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FreshDiscovery – 1751 Pastel by Perronneau, finest portraitist of his day.

Regarded by the leading expert Neil Jeffares as one of the two ‘best pastel portraitists’ of the 18th century, Jean-Baptiste Perronneau (1716-1783) is rarely seen outside collections. We were very excited to find a previously unrecorded portrait in Melbourne recently.

Close-up of Jeanne-Marie Mallès, aged 18.

It had an inscription on the back which gave us enough clues to find the original sitter, and we were delighted to discover the signature in the top right corner:

Pernooeau’s signature & the date 1751, signed in lead.

There was a modern label to the back covering, with a few details – probably copied from the previous covering. From this we can identify her: Jeanne-Marie Mallès, later Mme Tobie Clarke (1733–1821).

 Jeanne-Marie Mallès was from a seafaring family, her father being a Captain in the East Indies Company. However, he died in 1744; Jean-Marie was fatherless when this portrait was done in 1751, and it was 7 years later she was married to Toby Clarke (1733–1821), merchant of Nantes. They had several children, and a daughter, Marie, married François-Claude de Karuel de Merey, capitaine d’infanterie, who died in 1804 – the year Napoleon crowned himself Emperor – probably no coincidence, with the war with England and Spain raging.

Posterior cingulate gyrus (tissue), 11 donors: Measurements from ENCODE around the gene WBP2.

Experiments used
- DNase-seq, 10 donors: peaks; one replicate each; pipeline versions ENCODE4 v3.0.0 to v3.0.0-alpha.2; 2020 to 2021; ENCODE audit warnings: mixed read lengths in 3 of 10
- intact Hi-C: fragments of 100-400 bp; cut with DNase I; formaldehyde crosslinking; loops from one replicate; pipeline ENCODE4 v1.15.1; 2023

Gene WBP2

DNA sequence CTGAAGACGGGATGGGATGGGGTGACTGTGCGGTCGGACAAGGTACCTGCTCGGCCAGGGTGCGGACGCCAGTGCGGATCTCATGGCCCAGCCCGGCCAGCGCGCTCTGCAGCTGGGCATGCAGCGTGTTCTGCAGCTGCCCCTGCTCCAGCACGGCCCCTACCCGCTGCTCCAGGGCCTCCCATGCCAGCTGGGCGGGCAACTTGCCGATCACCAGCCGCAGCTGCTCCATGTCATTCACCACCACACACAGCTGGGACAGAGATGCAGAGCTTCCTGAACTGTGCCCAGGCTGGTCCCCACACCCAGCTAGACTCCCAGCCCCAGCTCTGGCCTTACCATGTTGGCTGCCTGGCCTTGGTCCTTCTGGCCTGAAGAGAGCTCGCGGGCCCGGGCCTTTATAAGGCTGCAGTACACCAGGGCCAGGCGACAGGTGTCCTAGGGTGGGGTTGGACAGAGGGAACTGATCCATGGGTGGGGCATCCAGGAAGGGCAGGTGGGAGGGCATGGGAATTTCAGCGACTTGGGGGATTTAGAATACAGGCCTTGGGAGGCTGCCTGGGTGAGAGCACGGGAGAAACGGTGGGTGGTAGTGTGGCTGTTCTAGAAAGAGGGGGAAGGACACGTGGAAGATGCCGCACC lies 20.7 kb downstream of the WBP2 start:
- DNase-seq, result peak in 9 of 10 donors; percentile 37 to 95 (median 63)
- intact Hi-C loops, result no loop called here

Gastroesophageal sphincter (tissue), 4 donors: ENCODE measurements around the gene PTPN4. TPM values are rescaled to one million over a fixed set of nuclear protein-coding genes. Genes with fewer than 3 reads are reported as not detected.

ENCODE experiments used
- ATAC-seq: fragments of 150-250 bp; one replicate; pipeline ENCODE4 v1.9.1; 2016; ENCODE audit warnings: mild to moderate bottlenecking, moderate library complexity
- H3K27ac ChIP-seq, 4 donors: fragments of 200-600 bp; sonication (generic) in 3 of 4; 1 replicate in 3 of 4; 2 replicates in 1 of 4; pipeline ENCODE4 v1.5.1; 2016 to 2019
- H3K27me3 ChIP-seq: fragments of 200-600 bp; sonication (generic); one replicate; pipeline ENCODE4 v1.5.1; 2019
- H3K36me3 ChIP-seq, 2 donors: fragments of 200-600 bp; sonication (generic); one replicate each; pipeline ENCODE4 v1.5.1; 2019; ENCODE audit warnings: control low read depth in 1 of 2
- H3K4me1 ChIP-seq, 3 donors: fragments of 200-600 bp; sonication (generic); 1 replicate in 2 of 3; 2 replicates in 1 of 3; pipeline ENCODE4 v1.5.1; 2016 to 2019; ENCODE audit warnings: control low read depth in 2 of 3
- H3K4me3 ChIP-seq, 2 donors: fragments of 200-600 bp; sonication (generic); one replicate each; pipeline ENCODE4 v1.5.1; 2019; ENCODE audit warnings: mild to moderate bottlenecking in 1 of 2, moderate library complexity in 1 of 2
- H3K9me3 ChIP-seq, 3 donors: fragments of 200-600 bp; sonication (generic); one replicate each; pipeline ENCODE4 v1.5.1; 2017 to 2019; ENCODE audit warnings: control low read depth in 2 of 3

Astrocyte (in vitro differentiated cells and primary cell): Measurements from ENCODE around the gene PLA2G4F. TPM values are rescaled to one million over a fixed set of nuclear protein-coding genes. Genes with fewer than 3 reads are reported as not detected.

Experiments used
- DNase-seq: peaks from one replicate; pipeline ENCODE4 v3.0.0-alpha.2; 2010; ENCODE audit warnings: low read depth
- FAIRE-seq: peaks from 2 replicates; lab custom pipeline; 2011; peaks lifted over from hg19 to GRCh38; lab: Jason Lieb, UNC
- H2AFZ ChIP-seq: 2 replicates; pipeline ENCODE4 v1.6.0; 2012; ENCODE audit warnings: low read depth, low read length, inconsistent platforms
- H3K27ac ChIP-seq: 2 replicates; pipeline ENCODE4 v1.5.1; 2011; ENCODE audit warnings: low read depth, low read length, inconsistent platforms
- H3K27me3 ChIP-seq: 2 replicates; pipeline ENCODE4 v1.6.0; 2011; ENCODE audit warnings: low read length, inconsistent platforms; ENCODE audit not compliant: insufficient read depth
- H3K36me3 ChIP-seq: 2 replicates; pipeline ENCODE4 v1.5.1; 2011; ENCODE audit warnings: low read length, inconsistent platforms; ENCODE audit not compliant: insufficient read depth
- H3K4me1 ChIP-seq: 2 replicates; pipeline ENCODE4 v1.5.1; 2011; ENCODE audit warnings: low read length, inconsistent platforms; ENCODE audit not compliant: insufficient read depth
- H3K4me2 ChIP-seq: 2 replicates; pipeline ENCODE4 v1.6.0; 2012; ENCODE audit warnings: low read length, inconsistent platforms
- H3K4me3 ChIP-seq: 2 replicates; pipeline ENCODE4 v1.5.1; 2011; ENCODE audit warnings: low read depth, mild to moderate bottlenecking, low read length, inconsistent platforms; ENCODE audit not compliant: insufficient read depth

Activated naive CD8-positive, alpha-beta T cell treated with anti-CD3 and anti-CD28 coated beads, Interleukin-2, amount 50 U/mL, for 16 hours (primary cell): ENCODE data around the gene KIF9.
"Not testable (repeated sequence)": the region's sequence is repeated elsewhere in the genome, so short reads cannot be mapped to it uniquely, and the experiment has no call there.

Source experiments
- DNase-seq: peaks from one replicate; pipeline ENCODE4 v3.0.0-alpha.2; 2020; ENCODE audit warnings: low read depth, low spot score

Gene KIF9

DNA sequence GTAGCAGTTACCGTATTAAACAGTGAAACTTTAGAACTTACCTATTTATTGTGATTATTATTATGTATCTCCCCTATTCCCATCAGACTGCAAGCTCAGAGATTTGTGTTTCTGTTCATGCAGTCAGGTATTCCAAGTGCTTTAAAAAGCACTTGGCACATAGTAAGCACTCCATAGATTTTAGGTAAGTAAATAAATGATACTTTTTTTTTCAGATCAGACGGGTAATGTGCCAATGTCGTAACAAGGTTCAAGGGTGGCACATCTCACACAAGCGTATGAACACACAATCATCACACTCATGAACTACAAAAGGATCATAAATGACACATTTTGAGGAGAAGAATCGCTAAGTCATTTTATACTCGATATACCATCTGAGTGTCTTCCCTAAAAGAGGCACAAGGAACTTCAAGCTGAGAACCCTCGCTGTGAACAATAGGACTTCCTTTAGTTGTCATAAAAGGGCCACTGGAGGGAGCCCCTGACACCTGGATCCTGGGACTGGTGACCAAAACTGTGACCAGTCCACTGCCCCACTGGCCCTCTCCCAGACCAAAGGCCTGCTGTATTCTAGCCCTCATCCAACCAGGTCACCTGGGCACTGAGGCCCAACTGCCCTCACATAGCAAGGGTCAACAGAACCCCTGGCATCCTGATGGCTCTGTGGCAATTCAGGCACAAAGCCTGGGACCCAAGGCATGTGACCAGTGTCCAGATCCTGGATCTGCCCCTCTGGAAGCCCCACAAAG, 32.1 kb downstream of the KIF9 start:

Correspondence with Mr Jeffares has resulted in the authentication of the signature, making it a ‘signature piece’, and it is now added to the online ‘catalogue resonné’ of Perronneau, listing of every example authenticated, part of the amazing record freely accessible on Mr Jeffares site, www.pastellists.com/ .
You’ll find it as part of the following document:

http://www.pastellists.com/Articles/Perronneau0.pdf


An interesting note in Jeffares’ comments is that he sometimes dropped – or added – an ‘n’ to his name. Our example is the shortened version, Perroneau.
There are also several other examples of his sitters ‘as Dianna’ , obviously an interesting option to choose when having your portrait done. How fascinating, this beautiful young lady who had lost her father aged 11, had this portrait done showing her as the strong Goddess of the Hunt in 1751, and only married 7 years later. You can see her character in the twinkle of her eye..

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